sort, and never made any till Amy cornered her with a bargain, bribe, or promise. In the present instance, there was no escape; and having clashed her scissors rebelliously, while protesting that she smelt thunder, she gave in, put away her work, and taking up her hat and gloves with an air of resignation, told Amy the victim was ready.
"Jo March, you are perverse enough to provoke a saint! You don't intend to make calls in that state, I hope," cried Amy, surveying her with amazement.
"Why not? I'm neat, and cool, and comfortable; quite proper for a dusty walk on a warm day. If people care more for my clothes than they do for me, I don't wish to see them. You can dress for both, and be as elegant as you please; it pays for you to be fine; it doesn't for me, and furbelows only worry me."
"Oh dear!" sighed Amy; "now she's in a contrary fit, and will drive me distracted before I can get her properly ready. I'm sure it's no pleasure to me to go to-day, but it's a debt we owe society, and there's no one to pay it but you and me. I'll do anything for you, Jo, if you'll only dress yourself nicely, and come and help me do the civil. You can talk so well, look so aristocratic in your best things, and behave so beautifully, if you try, that I'm proud of you. I'm afraid to go alone; do come and take care of me."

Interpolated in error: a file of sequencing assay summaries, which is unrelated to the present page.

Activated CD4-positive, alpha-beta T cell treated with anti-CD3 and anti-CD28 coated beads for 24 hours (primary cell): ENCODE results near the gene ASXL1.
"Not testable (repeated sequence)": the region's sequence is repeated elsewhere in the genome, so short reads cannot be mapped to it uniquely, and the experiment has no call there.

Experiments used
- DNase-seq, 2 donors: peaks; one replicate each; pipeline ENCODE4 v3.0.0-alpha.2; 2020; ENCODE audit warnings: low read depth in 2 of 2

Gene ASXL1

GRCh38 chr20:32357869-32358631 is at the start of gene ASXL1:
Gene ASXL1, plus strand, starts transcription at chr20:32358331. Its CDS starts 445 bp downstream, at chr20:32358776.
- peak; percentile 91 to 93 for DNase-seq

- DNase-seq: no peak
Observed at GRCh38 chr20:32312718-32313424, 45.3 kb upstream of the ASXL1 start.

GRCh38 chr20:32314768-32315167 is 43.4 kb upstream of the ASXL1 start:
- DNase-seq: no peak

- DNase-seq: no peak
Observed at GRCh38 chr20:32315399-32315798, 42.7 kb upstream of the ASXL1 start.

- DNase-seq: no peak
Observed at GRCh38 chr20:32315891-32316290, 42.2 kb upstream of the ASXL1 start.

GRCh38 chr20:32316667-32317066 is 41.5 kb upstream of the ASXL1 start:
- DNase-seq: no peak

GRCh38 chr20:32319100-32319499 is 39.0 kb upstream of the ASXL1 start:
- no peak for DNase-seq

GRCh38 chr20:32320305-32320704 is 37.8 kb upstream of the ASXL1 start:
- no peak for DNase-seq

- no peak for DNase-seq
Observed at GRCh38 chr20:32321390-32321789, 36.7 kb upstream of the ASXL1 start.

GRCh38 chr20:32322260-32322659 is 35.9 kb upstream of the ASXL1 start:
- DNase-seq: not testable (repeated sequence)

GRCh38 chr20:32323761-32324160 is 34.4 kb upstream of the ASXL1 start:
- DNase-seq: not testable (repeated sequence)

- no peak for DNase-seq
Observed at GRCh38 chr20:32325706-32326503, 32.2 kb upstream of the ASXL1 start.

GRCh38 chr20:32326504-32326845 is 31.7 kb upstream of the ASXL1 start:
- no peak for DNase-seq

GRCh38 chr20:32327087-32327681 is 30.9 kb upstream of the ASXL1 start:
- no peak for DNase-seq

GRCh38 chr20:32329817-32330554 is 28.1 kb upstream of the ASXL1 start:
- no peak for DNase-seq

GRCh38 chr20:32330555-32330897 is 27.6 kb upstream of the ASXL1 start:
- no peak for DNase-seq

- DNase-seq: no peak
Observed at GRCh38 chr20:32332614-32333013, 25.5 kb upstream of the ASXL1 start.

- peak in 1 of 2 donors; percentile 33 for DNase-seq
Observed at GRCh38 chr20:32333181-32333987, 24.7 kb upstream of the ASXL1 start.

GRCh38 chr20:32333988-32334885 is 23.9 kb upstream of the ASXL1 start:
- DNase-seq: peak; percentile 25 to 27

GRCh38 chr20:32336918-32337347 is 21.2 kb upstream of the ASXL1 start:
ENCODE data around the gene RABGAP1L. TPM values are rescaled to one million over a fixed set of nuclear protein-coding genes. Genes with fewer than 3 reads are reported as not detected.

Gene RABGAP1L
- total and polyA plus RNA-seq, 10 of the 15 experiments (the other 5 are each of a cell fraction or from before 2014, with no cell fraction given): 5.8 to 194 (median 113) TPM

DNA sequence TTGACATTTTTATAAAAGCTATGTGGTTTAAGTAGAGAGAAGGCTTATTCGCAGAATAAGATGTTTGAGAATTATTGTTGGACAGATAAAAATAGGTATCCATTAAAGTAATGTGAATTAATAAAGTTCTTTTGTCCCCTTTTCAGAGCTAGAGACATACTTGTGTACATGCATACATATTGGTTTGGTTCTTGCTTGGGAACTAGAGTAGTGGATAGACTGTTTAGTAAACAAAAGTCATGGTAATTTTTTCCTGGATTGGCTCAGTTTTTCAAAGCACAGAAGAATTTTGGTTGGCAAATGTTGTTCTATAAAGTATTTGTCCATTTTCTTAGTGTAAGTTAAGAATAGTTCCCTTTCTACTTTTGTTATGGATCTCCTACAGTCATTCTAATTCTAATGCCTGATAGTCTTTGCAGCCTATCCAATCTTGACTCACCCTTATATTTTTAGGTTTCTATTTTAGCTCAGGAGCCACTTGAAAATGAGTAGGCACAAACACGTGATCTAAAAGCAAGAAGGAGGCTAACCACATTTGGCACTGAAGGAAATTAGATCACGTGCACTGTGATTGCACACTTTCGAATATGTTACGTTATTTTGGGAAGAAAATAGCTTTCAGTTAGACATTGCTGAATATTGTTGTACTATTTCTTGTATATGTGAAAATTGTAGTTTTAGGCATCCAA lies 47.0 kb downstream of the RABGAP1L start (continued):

"You're an artful little puss to flatter and wheedle your cross old sister in that way. The idea of my being aristocratic and well-bred, and your being afraid to go anywhere alone! I don't know which is the most absurd. Well, I'll go if I must, and do my best;